|• Issue 743 (2017-12-18): Daphile 17.09, tools for rescuing files, Fedora Modular Server delayed, Sparky adds ARM support, Slax to better support wireless networking|
|• Issue 742 (2017-12-11): heads 0.3.1, improvements coming to Tails, Void tutorials, Ubuntu phasing out Python 2, manipulating images from the command line|
|• Issue 741 (2017-12-04): Pop!_OS 17.10, openSUSE Tumbleweed snapshots, installing Q4OS on a Windows partition, using the at command|
|• Issue 740 (2017-11-27): Artix Linux, Unity spin of Ubuntu, Nitrux swaps Snaps for AppImage, getting better battery life on Linux|
|• Issue 739 (2017-11-20): Fedora 27, cross-distro software ports, Ubuntu on Samsung phones, Red Hat supports ARM, Parabola continues 32-bit support|
|• Issue 738 (2017-11-13): SparkyLinux 5.1, rumours about spyware, Slax considers init software, Arch drops 32-bit packages, overview of LineageOS|
|• Issue 737 (2017-11-06): BeeFree OS 18.1.2, quick tips to fix common problems, Slax returning, Solus plans MATE and software management improvements|
|• Issue 736 (2017-10-30): Ubuntu 17.10, "what if" security questions, Linux Mint to support Flatpak, NetBSD kernel memory protection|
|• Issue 735 (2017-10-23): ArchLabs Minimo, building software with Ravenports, WPA security patch, Parabola creates OpenRC spin|
|• Issue 734 (2017-10-16): Star 1.0.1, running the Linux-libre kernel, Ubuntu MATE experiments with snaps, Debian releases new install media, Purism reaches funding goal|
|• Issue 733 (2017-10-09): KaOS 2017.09, 32-bit prematurely obsoleted, Qubes security features, IPFire updates Apache|
|• Issue 732 (2017-10-02): ClonOS, reducing Snap package size, Ubuntu dropping 32-bit Desktop, partitioning disks for ZFS|
|• Issue 731 (2017-09-25): BackSlash Linux Olaf, W3C adding DRM to web standards, Wayland support arrives in Mir, Debian experimenting with AppArmor|
|• Issue 730 (2017-09-18): Mageia 6, running a completely free OS, HAMMER2 file system in DragonFly BSD's installer, Manjaro to ship pre-installed on laptops|
|• Issue 729 (2017-09-11): Parabola GNU/Linux-libre, running Plex Media Server on a Raspberry Pi, Tails feature roadmap, a cross-platform ports build system|
|• Issue 728 (2017-09-04): Nitrux 1.0.2, SUSE creates new community repository, remote desktop tools for GNOME on Wayland, using Void source packages|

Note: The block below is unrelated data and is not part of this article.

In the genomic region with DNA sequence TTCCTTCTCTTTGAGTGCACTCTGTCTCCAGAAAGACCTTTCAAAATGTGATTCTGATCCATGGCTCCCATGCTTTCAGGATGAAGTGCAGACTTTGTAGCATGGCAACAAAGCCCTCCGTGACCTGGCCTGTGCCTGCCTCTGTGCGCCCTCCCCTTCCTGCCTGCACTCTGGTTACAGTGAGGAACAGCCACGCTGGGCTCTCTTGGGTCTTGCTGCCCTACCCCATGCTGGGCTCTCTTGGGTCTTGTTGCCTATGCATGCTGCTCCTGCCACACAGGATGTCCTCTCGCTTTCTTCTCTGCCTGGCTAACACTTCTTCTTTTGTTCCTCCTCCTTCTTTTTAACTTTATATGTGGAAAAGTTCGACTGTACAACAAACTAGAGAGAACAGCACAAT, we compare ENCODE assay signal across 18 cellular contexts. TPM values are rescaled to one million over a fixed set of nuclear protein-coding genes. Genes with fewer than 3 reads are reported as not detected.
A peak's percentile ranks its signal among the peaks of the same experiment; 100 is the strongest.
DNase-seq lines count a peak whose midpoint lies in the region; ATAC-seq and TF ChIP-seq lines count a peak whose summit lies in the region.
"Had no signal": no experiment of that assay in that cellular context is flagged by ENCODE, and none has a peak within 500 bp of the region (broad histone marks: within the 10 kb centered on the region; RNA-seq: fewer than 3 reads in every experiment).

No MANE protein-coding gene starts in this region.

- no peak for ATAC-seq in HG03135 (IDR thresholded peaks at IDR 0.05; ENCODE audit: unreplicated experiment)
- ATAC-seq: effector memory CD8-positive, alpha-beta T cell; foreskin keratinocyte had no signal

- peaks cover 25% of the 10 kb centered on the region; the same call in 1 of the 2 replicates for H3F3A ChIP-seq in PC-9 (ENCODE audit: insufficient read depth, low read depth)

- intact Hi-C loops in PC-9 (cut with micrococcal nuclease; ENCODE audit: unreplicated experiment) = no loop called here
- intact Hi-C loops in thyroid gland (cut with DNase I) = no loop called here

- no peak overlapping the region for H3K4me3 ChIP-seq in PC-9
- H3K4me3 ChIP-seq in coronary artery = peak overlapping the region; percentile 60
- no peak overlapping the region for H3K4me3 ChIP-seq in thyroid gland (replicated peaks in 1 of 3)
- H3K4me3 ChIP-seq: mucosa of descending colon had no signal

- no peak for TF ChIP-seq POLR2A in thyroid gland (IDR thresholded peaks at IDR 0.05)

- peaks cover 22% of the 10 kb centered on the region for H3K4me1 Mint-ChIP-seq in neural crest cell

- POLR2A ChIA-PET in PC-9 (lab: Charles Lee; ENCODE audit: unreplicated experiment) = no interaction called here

|• Issue 727 (2017-08-28): Cucumber Linux 1.0, using Flatpak vs Snap, GNOME previews Settings panel, SUSE reaffirms commitment to Btrfs|
|• Issue 726 (2017-08-21): Redcore Linux 1706, Solus adds Snap support, KaOS getting hardened kernel, rolling releases and BSD|
|• Issue 725 (2017-08-14): openSUSE 42.3, Debian considers Flatpak for backports, changes coming to Ubuntu 17.10, the state of gaming on Linux|
|• Issue 724 (2017-08-07): SwagArch 2017.06, Myths about Unity, Mir and Ubuntu Touch, Manjaro OpenRC becomes its own distro, Debian debates future of live ISOs|
|• Issue 723 (2017-07-31): UBOS 11, transferring packages between systems, Ubuntu MATE's HUD, GNUstep releases first update in seven years|
|• Issue 722 (2017-07-24): Calculate Linux 17.6, logging sudo usage, Remix OS discontinued, interview with Chris Lamb, Debian 9.1 released|
|• Issue 721 (2017-07-17): Fedora 26, finding source based distributions, installing DragonFly BSD using Orca, Yunit packages ported to Ubuntu 16.04|
|• Issue 720 (2017-07-10): Peppermint OS 8, gathering system information with osquery, new features coming to openSUSE, Tails fixes networking bug|
|• Issue 719 (2017-07-03): Manjaro 17.0.2, tracking ISO files, Ubuntu MATE unveils new features, Qubes tests Admin API, Fedora's Atomic Host gets new life cycle|
|• Issue 718 (2017-06-26): Debian 9, support for older hardware, Debian updates live media, Ubuntu's new networking tool, openSUSE gains MP3 support|
|• Issue 717 (2017-06-19): SharkLinux, combining commands in the shell, Debian 9 flavours released, OpenBSD improving kernel security, UBports releases first OTA update|
|• Issue 716 (2017-06-12): Slackel 7.0, Ubuntu working with GNOME on HiDPI, openSUSE 42.3 using rolling development model, exploring kernel blobs|